Starting closer to even.

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Money Doesn't Buy as Long a Life as It Used To

Cass R. Sunstein is a Bloomberg View columnist. He is the author of “The World According to Star Wars” and a co-author of “Nudge: Improving Decisions About Health, Wealth and Happiness.”
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Here’s some excellent news on inequality: Measured from birth, the gap in life expectancy between rich and poor in the U.S. has been rapidly narrowing. It appears that a variety of policy initiatives, including those designed to promote children’s health and cut smoking, are actually working.

These findings run counter to the widespread view that the economic gap increasingly means that the rich live longer while the poor don’t. That view has some solid research behind it: By some measures, rich people are indeed showing longevity gains, but in many parts of the country, poor people aren’t.

More evidence for the pessimistic view: If you measure life expectancy from the age of 40, the gap between rich and poor jumped between 2001 and 2014. Women in the top 1 percent are living 10 years longer than women in the bottom 1 percent; for men, the gap is a whopping 15 years.

But what if we measure life expectancy at birth? That’s the question recently posed by Janet Currie of Princeton University and Hannes Schwandt of Zurich University. Currie and Schwandt replicate the finding that among older people, the longevity gap between rich and poor is increasing. But they show that if you start at birth, the gap is going in the opposite direction.

What explains that? Since 1990, both rich and poor have enjoyed substantial gains in life expectancy. But among young people in particular, mortality has been falling a lot faster in poor areas than in rich ones.

QuickTake Income Inequality

Consider, for example, the mortality rate for those under age 5. In 1990, the mortality rate for young children in the poorest U.S. counties was 4.5 deaths out of every 1,000 kids. By 2010, it had fallen to 2.3.

In the richest counties, the mortality rate dropped too, but less dramatically, from 2.4 per 1,000 to 1.3. So young children in the poorest parts of the U.S. now have a lower mortality rate than those in the richest ones just 25 years ago. And the difference between rich and poor areas has been cut in half, from 2.1 deaths per 1,000 to just 1.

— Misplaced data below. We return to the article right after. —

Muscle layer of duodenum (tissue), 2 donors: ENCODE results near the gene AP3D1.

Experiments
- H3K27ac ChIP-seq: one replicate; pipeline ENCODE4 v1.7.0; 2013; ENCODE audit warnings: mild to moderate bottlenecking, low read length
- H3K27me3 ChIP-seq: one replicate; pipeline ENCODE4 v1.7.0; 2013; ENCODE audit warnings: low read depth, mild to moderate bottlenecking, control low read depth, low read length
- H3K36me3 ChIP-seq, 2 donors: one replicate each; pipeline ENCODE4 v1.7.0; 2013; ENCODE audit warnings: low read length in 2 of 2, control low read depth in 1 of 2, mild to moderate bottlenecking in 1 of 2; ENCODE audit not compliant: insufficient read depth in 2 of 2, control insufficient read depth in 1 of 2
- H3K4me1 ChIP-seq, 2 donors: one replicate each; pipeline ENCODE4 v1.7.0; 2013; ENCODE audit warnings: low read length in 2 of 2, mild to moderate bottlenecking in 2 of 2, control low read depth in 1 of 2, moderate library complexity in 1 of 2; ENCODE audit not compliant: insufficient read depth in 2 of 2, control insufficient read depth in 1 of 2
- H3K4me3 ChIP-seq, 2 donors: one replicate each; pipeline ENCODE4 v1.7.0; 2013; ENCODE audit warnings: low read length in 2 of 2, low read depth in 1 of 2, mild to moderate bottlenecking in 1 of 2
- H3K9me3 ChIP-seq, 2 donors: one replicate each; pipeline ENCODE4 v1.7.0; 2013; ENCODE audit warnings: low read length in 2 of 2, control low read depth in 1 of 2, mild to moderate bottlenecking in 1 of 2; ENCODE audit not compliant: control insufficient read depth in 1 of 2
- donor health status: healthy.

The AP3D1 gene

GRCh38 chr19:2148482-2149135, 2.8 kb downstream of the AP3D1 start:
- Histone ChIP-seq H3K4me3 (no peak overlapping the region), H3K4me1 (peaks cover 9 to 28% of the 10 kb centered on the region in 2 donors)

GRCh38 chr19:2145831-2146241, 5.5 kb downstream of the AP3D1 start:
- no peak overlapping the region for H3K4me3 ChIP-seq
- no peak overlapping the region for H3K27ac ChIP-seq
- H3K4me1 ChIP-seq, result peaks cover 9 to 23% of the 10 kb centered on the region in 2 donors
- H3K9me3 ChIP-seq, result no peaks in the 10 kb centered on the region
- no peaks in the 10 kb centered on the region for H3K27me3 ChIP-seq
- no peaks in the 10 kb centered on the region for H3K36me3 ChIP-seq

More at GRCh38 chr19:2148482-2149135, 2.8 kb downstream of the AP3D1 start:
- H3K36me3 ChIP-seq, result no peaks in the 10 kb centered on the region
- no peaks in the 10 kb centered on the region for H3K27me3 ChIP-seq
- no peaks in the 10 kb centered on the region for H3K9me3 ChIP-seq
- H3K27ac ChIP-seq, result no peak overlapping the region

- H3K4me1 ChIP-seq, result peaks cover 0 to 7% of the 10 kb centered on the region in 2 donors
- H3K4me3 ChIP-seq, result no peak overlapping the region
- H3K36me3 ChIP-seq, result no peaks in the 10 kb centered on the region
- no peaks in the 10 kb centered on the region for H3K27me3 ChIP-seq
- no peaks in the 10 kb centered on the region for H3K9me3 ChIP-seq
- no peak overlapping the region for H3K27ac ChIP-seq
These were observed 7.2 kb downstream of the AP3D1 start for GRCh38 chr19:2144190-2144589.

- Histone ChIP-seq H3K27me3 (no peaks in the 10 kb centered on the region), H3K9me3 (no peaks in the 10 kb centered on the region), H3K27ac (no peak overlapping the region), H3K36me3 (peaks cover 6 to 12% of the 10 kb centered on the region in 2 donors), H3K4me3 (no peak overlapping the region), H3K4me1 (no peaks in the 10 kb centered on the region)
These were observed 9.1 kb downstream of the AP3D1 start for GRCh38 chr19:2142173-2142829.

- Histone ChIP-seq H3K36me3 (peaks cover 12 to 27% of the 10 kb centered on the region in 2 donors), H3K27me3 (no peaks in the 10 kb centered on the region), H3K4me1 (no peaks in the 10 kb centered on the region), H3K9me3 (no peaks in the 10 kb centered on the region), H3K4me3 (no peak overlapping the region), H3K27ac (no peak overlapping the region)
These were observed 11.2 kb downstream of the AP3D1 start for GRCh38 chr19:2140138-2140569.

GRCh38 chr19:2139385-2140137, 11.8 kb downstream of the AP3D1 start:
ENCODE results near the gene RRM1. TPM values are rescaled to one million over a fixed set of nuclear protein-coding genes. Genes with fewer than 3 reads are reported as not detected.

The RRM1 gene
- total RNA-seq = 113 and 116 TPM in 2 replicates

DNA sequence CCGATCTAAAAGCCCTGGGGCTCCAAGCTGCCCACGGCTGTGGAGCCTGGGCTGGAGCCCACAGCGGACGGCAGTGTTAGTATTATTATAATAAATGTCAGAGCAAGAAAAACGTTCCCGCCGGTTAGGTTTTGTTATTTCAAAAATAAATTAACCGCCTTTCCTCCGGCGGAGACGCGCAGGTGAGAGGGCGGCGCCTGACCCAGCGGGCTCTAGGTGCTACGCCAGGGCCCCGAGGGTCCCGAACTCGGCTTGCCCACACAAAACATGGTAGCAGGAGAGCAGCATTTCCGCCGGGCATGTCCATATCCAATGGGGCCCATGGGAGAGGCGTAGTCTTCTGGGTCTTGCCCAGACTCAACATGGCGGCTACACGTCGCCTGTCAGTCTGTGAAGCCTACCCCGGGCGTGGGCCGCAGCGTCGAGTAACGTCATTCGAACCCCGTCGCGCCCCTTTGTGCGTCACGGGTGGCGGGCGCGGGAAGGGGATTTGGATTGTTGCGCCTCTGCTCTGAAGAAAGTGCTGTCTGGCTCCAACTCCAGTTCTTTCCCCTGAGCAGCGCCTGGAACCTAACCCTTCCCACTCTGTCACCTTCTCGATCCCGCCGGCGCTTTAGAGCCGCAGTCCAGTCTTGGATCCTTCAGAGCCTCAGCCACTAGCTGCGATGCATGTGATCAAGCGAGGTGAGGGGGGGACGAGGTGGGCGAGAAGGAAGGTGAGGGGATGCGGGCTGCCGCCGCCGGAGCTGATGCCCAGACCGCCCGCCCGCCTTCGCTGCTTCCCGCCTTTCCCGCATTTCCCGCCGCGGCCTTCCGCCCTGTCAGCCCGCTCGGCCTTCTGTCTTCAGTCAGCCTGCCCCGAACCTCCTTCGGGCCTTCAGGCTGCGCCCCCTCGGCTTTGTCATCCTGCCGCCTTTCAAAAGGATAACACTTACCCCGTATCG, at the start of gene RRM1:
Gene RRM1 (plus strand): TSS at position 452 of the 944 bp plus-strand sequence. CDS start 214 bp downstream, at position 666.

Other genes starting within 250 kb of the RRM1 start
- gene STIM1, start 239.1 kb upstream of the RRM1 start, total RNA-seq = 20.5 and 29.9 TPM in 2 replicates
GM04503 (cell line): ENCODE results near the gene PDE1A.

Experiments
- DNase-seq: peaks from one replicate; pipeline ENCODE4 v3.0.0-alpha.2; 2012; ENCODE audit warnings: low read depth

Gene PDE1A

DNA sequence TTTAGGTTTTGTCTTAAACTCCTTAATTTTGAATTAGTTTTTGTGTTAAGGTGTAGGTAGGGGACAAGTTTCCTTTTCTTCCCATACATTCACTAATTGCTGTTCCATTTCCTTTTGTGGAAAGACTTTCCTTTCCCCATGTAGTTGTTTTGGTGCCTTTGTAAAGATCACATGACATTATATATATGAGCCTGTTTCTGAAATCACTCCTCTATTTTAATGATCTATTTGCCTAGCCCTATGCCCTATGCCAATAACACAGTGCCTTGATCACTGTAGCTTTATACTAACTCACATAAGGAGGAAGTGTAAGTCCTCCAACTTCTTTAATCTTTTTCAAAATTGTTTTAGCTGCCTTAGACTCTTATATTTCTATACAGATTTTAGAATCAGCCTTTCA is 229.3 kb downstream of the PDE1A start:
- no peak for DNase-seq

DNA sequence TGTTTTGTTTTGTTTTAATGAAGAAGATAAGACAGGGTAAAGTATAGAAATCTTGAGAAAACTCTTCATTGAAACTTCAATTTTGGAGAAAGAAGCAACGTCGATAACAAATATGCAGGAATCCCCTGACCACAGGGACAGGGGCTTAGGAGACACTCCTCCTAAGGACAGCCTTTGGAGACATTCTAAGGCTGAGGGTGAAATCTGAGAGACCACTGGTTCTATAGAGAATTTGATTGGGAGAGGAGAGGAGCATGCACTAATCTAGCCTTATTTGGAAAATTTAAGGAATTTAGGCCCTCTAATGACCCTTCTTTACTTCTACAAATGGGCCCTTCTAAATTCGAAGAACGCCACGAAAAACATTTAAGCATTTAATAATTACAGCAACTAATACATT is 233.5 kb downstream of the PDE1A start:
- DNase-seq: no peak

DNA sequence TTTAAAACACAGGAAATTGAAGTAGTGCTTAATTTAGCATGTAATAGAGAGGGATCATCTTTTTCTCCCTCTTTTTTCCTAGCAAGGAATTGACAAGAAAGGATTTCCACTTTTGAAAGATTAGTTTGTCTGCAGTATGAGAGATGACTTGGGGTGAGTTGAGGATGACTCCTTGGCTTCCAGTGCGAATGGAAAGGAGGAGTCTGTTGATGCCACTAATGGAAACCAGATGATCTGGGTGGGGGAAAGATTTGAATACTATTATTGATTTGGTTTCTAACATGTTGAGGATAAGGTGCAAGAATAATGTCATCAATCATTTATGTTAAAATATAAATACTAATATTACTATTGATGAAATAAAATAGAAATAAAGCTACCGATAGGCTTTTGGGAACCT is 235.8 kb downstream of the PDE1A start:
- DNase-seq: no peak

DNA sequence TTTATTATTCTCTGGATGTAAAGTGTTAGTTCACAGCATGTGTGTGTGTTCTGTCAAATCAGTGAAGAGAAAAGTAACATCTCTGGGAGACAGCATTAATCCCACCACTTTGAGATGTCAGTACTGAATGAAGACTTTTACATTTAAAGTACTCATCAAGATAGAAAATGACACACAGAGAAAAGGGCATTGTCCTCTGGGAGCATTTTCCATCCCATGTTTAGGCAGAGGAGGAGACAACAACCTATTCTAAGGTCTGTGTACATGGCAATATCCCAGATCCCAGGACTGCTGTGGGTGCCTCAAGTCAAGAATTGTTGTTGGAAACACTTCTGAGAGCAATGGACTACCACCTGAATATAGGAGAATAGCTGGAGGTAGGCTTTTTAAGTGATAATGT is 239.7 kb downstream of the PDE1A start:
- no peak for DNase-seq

For those between the ages of 5 to 19, mortality rates also fell faster in the poorest counties, with especially large reductions for males. Males also did better in the 20 to 49 age group, showing a substantial decline in death rates, again concentrated in poorer counties. (For females from 20 to 49, there was little improvement in either rich or poor counties.)

One reason for that decline is what Currie and Schwandt call “stunning” reductions in mortality rates for young African-Americans between 1990 and 2010, especially among black men. And because good health in childhood predicts good health in adulthood, we are likely to see significant declines in mortality as today’s young people age.

These findings raise two questions. If longevity inequality is rapidly falling at birth, why is it increasing for those 40 and older? And what accounts for the significant progress in life expectancy at birth, above all for the poor?

Part of the answer to the first question involves smoking. After the 1964 Surgeon General’s report, well-educated and wealthy people stopped smoking fastest. Among less-educated women, smoking rates actually increased after that report, perhaps because of social norms promoting women’s independence. Decreasing smoking rates, concentrated among the wealthy, are a recipe for a longevity gap along economic lines.

Smoking is responsible for more than 480,000 annual deaths in the U.S., and smokers lose, on average, at least 10 years in life expectancy. The good news is that in more recent years, younger people, both rich and poor, have shown large reductions in smoking rates. For this reason, the recent growth in longevity inequality for those over 40 might well turn out to be temporary.

The policy implication here is straightforward: Both states and the national government should ramp up their anti-smoking policies. A simple initiative is to increase the cigarette tax, which cuts smoking among the young. The current federal tax is $1.01; it should probably be doubled. Tax increases are often criticized as regressive, because they come down especially hard on the poor. In the context of smoking, the objection is weak, because poor people have the most to gain.

As Currie and Schwandt note, existing research doesn't explain the shrinking mortality gap among young people. Potential answers include improvements in maternal education, expansions of health insurance for pregnant women, and the Special Supplemental Nutrition Program for Women, Infants and Children. They also cite expansions of the earned income tax credit, which I suspect have played a significant role, because the credit has been associated with large health benefits for the young.

On both right and left, this moment in American politics has a lot of talk about supposedly failing policies, supposedly rigged systems and supposedly intractable inequality. But the last quarter-century shows major progress in reducing the most serious problem of all: premature death. That progress offers major clues about how to make further gains, above all through the judicious use of state and federal authority.

This column does not necessarily reflect the opinion of the editorial board or Bloomberg LP and its owners.

To contact the author of this story:
Cass R Sunstein at csunstein1@bloomberg.net

To contact the editor responsible for this story:
Christopher Flavelle at cflavelle@bloomberg.net